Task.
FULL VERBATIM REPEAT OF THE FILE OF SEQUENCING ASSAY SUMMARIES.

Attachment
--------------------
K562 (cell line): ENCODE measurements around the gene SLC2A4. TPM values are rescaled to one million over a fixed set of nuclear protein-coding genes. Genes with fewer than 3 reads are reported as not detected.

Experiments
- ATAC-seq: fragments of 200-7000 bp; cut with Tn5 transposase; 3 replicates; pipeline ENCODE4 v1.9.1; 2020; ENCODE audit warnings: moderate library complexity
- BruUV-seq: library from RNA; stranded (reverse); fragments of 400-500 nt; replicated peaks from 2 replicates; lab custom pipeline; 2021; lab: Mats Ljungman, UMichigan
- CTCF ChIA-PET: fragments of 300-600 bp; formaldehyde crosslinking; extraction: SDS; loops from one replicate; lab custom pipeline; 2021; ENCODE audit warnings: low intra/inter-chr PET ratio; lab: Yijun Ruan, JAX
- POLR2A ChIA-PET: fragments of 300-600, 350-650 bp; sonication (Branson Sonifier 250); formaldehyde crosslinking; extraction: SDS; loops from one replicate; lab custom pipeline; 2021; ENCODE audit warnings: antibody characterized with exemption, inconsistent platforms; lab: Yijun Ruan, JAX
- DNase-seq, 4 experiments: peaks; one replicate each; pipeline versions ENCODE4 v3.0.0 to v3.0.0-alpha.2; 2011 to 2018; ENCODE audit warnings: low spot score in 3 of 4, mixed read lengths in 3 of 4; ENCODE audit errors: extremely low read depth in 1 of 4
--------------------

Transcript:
K562 (cell line): ENCODE measurements around the gene SLC2A4. TPM values are rescaled to one million over a fixed set of nuclear protein-coding genes. Genes with fewer than 3 reads are reported as not detected.

Experiments
- ATAC-seq: fragments of 200-7000 bp; cut with Tn5 transposase; 3 replicates; pipeline ENCODE4 v1.9.1; 2020; ENCODE audit warnings: moderate library complexity
- BruUV-seq: library from RNA; stranded (reverse); fragments of 400-500 nt; replicated peaks from 2 replicates; lab custom pipeline; 2021; lab: Mats Ljungman, UMichigan
- CTCF ChIA-PET: fragments of 300-600 bp; formaldehyde crosslinking; extraction: SDS; loops from one replicate; lab custom pipeline; 2021; ENCODE audit warnings: low intra/inter-chr PET ratio; lab: Yijun Ruan, JAX
- POLR2A ChIA-PET: fragments of 300-600, 350-650 bp; sonication (Branson Sonifier 250); formaldehyde crosslinking; extraction: SDS; loops from one replicate; lab custom pipeline; 2021; ENCODE audit warnings: antibody characterized with exemption, inconsistent platforms; lab: Yijun Ruan, JAX
- DNase-seq, 4 experiments: peaks; one replicate each; pipeline versions ENCODE4 v3.0.0 to v3.0.0-alpha.2; 2011 to 2018; ENCODE audit warnings: low spot score in 3 of 4, mixed read lengths in 3 of 4; ENCODE audit errors: extremely low read depth in 1 of 4